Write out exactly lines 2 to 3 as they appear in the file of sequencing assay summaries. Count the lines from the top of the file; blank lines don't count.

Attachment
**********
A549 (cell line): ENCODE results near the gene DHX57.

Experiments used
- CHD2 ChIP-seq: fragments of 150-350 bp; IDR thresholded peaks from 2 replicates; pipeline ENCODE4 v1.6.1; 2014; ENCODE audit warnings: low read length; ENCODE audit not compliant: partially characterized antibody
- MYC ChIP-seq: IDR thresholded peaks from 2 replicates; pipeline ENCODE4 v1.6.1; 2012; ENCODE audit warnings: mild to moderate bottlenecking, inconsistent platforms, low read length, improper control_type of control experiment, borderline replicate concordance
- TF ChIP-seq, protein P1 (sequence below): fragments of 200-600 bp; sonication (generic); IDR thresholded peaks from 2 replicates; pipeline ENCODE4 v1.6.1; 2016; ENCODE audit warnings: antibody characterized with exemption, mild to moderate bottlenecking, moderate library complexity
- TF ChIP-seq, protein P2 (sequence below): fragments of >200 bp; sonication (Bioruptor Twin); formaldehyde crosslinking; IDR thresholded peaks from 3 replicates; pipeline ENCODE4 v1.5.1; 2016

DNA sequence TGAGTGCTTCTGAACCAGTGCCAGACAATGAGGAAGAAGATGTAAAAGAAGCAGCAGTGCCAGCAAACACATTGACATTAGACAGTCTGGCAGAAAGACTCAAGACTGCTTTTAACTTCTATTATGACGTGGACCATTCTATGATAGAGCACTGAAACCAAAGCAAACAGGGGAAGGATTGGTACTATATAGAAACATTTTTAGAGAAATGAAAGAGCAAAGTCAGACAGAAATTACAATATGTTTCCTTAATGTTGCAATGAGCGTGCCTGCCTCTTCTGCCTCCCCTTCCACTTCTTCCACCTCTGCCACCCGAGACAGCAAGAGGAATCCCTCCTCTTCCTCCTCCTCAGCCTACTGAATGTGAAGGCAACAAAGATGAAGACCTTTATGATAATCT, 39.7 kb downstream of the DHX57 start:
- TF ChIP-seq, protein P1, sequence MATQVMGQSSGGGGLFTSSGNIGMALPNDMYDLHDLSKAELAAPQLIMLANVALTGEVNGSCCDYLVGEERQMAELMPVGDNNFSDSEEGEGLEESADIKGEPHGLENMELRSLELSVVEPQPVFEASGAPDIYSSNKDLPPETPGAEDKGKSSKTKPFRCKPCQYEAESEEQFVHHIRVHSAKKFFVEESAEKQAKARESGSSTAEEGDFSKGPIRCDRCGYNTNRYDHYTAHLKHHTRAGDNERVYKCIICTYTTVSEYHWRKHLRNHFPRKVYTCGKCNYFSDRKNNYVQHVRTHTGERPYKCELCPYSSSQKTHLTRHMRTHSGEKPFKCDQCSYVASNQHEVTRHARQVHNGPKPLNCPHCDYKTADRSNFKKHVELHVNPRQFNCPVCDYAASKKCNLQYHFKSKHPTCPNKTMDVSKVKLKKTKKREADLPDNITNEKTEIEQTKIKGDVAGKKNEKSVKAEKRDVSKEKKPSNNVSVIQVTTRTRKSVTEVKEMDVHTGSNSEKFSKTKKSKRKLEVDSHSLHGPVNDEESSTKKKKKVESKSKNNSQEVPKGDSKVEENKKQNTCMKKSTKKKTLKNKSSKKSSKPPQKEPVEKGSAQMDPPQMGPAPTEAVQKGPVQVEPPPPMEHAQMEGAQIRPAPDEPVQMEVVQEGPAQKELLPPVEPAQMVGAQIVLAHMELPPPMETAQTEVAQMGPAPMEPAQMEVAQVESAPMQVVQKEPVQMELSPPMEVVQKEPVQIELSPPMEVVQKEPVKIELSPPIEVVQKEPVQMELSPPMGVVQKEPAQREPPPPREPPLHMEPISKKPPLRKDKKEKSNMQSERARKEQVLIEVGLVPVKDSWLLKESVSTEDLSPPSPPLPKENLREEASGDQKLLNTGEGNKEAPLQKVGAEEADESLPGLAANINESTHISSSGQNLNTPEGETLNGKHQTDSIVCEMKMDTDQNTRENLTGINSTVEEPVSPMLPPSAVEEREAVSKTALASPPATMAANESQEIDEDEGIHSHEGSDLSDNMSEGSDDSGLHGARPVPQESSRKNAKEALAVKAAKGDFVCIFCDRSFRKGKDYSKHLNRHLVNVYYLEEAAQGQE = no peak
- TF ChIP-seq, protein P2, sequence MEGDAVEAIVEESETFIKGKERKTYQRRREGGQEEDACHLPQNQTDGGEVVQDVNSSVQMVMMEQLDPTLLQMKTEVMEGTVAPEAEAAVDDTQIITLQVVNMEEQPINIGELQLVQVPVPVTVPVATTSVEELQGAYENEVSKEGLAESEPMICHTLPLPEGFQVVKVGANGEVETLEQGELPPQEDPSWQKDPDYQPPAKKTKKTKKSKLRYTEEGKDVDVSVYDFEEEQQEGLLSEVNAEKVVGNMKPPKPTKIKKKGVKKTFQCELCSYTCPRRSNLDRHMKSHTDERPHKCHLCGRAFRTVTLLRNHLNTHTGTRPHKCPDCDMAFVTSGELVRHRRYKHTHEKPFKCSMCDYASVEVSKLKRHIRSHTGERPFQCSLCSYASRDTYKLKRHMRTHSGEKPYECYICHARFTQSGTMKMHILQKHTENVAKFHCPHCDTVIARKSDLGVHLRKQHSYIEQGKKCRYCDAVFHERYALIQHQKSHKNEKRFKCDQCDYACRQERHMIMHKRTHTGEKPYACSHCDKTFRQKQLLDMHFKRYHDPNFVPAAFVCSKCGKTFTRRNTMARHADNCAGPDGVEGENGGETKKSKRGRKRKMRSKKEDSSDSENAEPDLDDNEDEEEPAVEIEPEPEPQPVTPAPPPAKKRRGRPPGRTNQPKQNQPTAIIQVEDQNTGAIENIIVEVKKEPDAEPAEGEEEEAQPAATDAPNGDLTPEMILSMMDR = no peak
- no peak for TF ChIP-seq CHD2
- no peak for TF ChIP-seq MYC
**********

Experiments used
- CHD2 ChIP-seq: fragments of 150-350 bp; IDR thresholded peaks from 2 replicates; pipeline ENCODE4 v1.6.1; 2014; ENCODE audit warnings: low read length; ENCODE audit not compliant: partially characterized antibody